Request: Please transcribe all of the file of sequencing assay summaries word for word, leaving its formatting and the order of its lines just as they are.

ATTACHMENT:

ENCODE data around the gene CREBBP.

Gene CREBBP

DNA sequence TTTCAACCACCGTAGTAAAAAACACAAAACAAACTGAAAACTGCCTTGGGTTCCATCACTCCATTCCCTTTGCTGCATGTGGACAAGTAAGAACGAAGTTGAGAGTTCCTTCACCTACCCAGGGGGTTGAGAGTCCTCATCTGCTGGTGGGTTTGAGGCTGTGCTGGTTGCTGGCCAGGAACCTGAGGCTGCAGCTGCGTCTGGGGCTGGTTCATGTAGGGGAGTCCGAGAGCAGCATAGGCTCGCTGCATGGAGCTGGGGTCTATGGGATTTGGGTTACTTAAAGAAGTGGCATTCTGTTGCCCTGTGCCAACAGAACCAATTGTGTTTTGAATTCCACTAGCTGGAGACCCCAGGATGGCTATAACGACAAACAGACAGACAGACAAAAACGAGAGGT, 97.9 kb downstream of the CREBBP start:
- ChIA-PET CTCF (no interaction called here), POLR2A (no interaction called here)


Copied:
ENCODE data around the gene CREBBP.

Gene CREBBP

DNA sequence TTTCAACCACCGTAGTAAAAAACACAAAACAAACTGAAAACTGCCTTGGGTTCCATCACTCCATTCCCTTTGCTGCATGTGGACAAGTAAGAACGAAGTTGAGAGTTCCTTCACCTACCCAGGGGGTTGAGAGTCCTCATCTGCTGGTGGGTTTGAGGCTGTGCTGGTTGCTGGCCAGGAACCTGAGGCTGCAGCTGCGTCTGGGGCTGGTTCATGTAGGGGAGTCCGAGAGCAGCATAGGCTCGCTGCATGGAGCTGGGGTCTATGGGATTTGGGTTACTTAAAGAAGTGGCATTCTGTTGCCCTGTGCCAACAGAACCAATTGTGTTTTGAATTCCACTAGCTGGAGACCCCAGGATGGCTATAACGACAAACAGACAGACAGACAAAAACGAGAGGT, 97.9 kb downstream of the CREBBP start:
- ChIA-PET CTCF (no interaction called here), POLR2A (no interaction called here)